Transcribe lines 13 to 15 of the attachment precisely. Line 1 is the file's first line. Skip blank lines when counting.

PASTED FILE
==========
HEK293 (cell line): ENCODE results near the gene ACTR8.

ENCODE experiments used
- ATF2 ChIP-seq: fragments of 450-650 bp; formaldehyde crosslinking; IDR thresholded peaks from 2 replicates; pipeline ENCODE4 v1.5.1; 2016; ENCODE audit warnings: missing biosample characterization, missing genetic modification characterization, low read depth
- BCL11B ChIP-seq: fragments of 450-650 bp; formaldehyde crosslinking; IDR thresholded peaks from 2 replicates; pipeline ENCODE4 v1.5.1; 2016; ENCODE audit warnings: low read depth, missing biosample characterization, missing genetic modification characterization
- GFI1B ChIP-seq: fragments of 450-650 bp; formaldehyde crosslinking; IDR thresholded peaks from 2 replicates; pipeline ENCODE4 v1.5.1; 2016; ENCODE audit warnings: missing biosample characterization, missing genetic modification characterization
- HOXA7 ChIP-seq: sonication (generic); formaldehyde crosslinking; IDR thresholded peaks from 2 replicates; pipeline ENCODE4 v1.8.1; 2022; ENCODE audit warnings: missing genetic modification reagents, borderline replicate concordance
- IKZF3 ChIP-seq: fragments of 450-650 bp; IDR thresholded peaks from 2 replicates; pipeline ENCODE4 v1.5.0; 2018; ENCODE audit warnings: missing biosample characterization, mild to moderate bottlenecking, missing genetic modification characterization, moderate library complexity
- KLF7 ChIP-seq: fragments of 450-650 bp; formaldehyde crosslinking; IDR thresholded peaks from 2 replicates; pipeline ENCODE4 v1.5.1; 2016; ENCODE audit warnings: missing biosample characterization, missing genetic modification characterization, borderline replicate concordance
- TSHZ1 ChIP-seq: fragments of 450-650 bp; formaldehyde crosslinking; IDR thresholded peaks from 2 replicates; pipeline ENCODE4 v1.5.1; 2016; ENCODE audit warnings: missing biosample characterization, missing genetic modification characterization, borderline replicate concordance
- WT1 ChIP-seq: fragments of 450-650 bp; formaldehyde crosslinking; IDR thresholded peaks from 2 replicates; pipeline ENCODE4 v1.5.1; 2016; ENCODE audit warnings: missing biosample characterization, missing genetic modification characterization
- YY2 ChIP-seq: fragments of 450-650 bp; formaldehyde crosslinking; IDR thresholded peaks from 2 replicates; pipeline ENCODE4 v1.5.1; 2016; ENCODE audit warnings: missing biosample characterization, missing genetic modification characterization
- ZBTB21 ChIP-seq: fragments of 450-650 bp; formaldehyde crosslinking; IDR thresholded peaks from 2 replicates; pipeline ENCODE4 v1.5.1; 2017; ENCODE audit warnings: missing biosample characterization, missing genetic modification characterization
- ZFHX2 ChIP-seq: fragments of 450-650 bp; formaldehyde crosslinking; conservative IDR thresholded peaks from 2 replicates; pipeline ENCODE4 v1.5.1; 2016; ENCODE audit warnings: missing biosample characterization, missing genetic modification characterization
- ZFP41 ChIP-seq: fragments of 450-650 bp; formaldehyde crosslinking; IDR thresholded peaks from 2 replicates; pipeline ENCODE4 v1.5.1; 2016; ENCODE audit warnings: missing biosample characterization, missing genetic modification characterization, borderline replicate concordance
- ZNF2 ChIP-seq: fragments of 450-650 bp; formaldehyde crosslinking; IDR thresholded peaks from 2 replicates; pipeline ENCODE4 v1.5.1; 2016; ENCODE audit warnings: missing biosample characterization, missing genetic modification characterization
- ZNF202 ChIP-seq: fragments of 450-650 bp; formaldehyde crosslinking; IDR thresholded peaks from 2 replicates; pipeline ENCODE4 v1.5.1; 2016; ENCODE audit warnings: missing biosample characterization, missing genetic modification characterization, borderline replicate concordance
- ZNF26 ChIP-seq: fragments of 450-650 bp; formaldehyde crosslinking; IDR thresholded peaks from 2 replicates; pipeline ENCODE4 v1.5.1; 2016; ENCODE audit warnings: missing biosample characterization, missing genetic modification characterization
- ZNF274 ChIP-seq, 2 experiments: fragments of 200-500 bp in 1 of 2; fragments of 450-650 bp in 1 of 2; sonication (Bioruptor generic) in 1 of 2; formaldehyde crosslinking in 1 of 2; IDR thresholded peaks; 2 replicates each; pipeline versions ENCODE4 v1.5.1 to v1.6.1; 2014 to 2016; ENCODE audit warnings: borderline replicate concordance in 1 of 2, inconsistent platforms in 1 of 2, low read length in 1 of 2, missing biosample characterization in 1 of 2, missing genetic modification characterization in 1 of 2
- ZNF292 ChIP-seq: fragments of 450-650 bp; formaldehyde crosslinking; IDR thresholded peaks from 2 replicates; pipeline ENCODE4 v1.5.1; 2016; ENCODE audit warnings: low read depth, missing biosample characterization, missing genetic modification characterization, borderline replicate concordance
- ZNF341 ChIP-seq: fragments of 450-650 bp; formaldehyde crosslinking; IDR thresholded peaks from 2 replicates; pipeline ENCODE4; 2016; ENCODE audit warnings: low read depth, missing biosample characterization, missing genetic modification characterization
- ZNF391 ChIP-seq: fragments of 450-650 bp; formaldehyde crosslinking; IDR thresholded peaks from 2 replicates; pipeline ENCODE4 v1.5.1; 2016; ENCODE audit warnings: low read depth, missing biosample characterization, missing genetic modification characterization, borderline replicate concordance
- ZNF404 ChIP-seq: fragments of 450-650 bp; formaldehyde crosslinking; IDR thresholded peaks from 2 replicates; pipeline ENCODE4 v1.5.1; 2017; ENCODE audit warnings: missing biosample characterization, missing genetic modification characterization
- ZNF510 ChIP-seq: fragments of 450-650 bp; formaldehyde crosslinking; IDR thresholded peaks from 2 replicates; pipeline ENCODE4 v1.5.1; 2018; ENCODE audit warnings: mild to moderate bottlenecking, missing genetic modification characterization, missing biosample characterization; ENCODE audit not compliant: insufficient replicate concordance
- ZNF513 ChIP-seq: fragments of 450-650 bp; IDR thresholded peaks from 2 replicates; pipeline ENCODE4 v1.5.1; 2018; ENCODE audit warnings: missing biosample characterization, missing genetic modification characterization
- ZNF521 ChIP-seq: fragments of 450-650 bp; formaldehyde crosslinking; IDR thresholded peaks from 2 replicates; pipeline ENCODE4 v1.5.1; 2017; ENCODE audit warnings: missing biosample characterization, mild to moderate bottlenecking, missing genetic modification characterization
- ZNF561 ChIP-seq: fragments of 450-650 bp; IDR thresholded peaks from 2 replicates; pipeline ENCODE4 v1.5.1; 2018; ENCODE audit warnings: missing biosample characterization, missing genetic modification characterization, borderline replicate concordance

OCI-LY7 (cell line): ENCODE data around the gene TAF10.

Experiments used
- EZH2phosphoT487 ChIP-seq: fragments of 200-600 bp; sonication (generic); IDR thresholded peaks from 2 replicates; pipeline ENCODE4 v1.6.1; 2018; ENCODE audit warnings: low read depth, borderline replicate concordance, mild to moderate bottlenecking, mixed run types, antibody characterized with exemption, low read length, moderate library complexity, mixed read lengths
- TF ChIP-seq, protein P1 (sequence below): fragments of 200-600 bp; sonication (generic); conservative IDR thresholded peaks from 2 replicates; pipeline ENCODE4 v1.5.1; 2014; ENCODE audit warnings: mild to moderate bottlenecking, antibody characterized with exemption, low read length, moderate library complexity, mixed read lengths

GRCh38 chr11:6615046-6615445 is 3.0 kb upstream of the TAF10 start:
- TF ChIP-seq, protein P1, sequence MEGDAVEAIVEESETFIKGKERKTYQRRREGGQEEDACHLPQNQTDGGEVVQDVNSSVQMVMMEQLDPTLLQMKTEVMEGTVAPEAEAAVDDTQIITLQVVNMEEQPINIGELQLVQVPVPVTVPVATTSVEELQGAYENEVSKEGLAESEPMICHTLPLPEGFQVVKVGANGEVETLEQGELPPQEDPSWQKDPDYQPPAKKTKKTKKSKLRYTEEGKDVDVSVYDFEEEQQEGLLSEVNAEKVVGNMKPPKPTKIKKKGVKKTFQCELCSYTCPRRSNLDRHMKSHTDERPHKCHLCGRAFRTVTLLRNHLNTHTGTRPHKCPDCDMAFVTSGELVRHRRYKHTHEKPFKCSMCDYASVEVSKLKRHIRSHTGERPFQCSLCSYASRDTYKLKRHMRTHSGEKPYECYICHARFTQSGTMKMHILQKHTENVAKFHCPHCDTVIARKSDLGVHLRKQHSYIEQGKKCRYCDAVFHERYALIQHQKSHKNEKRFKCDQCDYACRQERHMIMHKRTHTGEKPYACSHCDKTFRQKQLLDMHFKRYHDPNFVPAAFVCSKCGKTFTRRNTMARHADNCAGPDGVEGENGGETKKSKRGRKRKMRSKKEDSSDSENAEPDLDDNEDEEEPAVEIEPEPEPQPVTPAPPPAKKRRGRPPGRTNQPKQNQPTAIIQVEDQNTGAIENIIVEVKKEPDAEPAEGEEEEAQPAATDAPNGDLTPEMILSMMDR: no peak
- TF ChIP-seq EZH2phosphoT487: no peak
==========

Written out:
- ZFHX2 ChIP-seq: fragments of 450-650 bp; formaldehyde crosslinking; conservative IDR thresholded peaks from 2 replicates; pipeline ENCODE4 v1.5.1; 2016; ENCODE audit warnings: missing biosample characterization, missing genetic modification characterization
- ZFP41 ChIP-seq: fragments of 450-650 bp; formaldehyde crosslinking; IDR thresholded peaks from 2 replicates; pipeline ENCODE4 v1.5.1; 2016; ENCODE audit warnings: missing biosample characterization, missing genetic modification characterization, borderline replicate concordance
- ZNF2 ChIP-seq: fragments of 450-650 bp; formaldehyde crosslinking; IDR thresholded peaks from 2 replicates; pipeline ENCODE4 v1.5.1; 2016; ENCODE audit warnings: missing biosample characterization, missing genetic modification characterization